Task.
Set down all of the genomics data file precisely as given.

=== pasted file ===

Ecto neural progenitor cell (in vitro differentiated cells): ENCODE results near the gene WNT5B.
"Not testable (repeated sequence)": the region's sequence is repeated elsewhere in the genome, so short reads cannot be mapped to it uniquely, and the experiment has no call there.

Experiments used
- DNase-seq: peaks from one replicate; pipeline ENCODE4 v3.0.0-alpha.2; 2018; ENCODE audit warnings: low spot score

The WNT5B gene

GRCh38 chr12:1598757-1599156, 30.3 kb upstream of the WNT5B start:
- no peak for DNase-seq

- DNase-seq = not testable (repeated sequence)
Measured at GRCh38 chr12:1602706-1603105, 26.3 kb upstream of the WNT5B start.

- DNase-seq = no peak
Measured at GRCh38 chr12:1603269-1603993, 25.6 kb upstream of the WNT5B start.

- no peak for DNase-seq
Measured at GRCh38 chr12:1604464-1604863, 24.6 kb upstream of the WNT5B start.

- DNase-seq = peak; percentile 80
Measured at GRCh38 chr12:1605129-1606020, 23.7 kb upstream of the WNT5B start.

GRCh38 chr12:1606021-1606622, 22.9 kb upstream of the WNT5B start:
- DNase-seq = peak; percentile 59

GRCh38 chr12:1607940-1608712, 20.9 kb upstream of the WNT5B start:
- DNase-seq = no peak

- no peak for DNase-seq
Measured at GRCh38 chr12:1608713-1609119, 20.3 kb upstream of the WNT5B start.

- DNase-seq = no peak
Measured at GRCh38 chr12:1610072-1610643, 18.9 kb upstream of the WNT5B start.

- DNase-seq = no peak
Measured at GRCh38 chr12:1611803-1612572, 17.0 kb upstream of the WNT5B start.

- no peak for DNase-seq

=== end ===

Ecto neural progenitor cell (in vitro differentiated cells): ENCODE results near the gene WNT5B.
"Not testable (repeated sequence)": the region's sequence is repeated elsewhere in the genome, so short reads cannot be mapped to it uniquely, and the experiment has no call there.

Experiments used
- DNase-seq: peaks from one replicate; pipeline ENCODE4 v3.0.0-alpha.2; 2018; ENCODE audit warnings: low spot score

The WNT5B gene

GRCh38 chr12:1598757-1599156, 30.3 kb upstream of the WNT5B start:
- no peak for DNase-seq

- DNase-seq = not testable (repeated sequence)
Measured at GRCh38 chr12:1602706-1603105, 26.3 kb upstream of the WNT5B start.

- DNase-seq = no peak
Measured at GRCh38 chr12:1603269-1603993, 25.6 kb upstream of the WNT5B start.

- no peak for DNase-seq
Measured at GRCh38 chr12:1604464-1604863, 24.6 kb upstream of the WNT5B start.

- DNase-seq = peak; percentile 80
Measured at GRCh38 chr12:1605129-1606020, 23.7 kb upstream of the WNT5B start.

GRCh38 chr12:1606021-1606622, 22.9 kb upstream of the WNT5B start:
- DNase-seq = peak; percentile 59

GRCh38 chr12:1607940-1608712, 20.9 kb upstream of the WNT5B start:
- DNase-seq = no peak

- no peak for DNase-seq
Measured at GRCh38 chr12:1608713-1609119, 20.3 kb upstream of the WNT5B start.

- DNase-seq = no peak
Measured at GRCh38 chr12:1610072-1610643, 18.9 kb upstream of the WNT5B start.

- DNase-seq = no peak
Measured at GRCh38 chr12:1611803-1612572, 17.0 kb upstream of the WNT5B start.

- no peak for DNase-seq